The only plausible way of addressing these crises is through massive and far-reaching legislation, beyond the scale of anything we have ever seen—even under FDR. Such action is hard to imagine, given that, in recent decades, America’s legislature has grown ever more dysfunctional. And yet with Democrats poised to reclaim the political branches and at least some indication that Democratic officials understand the enormous scale of the challenges we face, this may be our last, best opportunity to start down the road to a more egalitarian and ecologically sustainable future.
Under our constitutional system, Democrats face additional hurdles. Most obviously, the Senate’s disproportionate representation of citizens in less populous states makes the politics of anything like a Green New Deal frustratingly difficult. Democrats could take steps to improve the situation—adding the District of Columbia and Puerto Rico as states, for example. But even under the best of circumstances, enacting such legislation would require mass political mobilization on a scale without modern precedent.
Given this almost impossible task, the question becomes: Why leave open that a democratically unaccountable Supreme Court might invalidate such hard-won democratic political victories, either all or in part? When it comes to creating enormous governmental programs, the court can only hurt. Courts generally are unwilling to instruct governments to make significant expenditures. Partly for that reason, it is unimaginable that even a liberal Supreme Court would “discover” in the Constitution a positive right to, say, real environmental justice. Instead, all the court can do, constitutionally speaking, is get out of the way. Here again, we see the wisdom of the old socialists and Progressives at the turn of the twentieth century: far better to disempower the court than to hope that it rules in your favor.
If courts are an impediment to widespread economic security or a livable future, one might object that they are nonetheless a critical protector of women and minorities. But we must also acknowledge the limits of court-administered breakthroughs. For all the gains in formal equality we have witnessed, real equality remains a distant dream. As Keeanga-Yamahtta Taylor has written, “the pace at which African-Americans are dying” from Covid-19 “has transformed this public-health crisis into an object lesson in racial and class inequality.” Likewise, critics of Ginsburg’s class-free feminism contend that we will never arrive at true equality of the sexes so long as poor women bear the brunt of the patriarchy’s abuses.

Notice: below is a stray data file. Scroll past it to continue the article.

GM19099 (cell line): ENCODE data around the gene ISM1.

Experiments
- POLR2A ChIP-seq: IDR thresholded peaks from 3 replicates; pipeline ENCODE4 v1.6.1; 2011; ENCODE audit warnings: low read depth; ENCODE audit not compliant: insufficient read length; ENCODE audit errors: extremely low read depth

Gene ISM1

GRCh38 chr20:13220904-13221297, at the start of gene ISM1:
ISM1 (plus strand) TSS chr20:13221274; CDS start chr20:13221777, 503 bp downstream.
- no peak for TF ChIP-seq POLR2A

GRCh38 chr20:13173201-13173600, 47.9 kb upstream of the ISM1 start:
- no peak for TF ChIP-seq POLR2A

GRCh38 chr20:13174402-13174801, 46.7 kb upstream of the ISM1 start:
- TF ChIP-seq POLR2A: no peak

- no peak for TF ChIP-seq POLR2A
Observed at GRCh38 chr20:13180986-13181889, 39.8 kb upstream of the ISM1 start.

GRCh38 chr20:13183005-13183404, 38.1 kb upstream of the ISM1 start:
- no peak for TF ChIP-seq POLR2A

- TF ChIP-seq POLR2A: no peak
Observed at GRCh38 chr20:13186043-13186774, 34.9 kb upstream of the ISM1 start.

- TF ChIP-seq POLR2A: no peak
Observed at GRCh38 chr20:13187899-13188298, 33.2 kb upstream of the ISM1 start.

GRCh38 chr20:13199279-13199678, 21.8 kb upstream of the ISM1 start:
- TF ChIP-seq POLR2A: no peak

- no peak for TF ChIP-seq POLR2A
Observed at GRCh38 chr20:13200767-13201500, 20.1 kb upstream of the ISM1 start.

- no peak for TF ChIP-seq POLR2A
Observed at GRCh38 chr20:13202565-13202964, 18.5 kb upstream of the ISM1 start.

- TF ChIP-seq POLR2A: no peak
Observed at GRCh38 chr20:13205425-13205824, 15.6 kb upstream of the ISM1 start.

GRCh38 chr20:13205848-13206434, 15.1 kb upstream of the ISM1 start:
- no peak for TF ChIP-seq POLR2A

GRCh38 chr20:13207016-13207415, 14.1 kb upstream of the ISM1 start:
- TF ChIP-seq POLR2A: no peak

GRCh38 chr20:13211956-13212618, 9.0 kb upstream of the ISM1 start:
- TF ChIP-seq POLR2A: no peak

The only way to achieve anything approaching real equality, then, is through significant reallocation of resources by means of ambitious legislation. As Michelle Alexander concludes, “We cannot achieve racial justice and create a secure and thriving democracy without also transforming our economic systems.” And this is another fundamental realm of justice in which the Supreme Court can only help by getting out of the way.
With Barrett’s confirmation, Democratic court-packing may become both inevitable and justified. But the tactic of adding and filling seats can only yield meaningful reform if the Supreme Court’s authority is simultaneously curtailed. To disempower the court, Democrats in Congress will have various tools: limiting the jurisdiction of the federal courts (known as “jurisdiction stripping”), erecting a parallel judiciary inside the executive branch to enforce new laws, or requiring supermajority consensus among the justices to void federal legislation. Without such a thoroughgoing agenda of legal reform, Democrats would condemn themselves to a perpetual cycle of battling over judicial confirmations and—worse—confronting an array of counter-majoritarian threats to any ambitious policies they organize to pursue.
Thayer understood that in order to have a democratically accountable and legitimate judicial system, we need not return to Jefferson, wholly rejecting a Supreme Court vested with the power of judicial review. But that hardly means reconciling ourselves to a supra-democratic court exercising its current, expansive legislative veto. Taking into account the full sweep of the institution’s modern history—including Thayer’s failed dream—we must set about reforming the Supreme Court by reducing its authority, not praying that its justices will somehow refrain from using it. No other course of action is equal to the urgent crises and the democratic imperative of our present.